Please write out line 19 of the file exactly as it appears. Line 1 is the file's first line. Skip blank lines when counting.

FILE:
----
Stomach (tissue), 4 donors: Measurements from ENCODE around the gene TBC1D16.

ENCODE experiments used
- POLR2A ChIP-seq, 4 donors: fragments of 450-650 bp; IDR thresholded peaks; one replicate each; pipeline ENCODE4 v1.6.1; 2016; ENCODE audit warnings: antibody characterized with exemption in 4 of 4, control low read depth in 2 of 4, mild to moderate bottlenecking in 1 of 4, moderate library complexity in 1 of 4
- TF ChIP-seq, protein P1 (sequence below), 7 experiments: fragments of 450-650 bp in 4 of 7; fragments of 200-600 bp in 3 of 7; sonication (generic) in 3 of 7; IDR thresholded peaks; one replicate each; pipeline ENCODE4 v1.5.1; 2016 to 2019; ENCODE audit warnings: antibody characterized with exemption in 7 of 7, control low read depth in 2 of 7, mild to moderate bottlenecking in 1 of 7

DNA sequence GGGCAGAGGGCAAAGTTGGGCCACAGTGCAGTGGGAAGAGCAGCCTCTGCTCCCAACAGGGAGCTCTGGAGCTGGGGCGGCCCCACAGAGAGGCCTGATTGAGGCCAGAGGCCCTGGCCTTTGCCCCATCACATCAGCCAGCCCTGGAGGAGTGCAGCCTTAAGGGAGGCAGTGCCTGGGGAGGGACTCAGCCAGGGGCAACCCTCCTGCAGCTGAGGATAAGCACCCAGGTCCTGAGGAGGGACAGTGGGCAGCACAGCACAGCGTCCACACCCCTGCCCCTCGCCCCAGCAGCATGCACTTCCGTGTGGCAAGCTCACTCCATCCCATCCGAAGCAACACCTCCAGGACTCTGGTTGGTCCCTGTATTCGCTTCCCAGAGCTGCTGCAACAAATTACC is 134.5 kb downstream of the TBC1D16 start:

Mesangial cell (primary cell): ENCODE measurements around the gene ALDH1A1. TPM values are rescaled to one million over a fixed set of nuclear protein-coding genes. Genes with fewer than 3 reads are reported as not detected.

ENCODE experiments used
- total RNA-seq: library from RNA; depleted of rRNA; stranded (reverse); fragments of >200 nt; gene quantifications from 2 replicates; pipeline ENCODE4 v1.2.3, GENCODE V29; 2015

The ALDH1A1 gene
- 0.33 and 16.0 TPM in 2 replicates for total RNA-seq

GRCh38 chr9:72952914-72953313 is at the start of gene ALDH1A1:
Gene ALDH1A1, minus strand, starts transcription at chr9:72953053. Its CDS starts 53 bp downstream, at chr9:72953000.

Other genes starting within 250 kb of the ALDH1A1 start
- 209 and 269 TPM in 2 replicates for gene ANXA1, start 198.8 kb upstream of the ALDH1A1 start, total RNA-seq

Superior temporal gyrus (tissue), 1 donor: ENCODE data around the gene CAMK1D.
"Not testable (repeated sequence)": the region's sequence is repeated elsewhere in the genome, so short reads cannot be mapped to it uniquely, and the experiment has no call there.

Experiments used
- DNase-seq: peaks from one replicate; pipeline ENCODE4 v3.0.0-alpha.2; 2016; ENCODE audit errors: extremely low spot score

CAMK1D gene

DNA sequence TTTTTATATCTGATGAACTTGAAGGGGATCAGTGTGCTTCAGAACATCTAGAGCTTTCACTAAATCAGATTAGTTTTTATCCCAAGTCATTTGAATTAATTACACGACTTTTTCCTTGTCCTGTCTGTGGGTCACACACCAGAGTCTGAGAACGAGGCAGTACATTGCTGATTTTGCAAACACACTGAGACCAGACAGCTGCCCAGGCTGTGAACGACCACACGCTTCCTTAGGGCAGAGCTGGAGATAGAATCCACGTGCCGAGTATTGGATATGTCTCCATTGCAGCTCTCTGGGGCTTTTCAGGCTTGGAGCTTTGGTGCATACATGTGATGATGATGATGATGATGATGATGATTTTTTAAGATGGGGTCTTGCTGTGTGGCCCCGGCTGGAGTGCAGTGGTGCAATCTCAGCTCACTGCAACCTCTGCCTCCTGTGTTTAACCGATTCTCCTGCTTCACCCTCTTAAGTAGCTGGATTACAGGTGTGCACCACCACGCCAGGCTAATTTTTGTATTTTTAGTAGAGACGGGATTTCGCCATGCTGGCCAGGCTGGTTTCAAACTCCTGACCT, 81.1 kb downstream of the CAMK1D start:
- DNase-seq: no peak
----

CAMK1D gene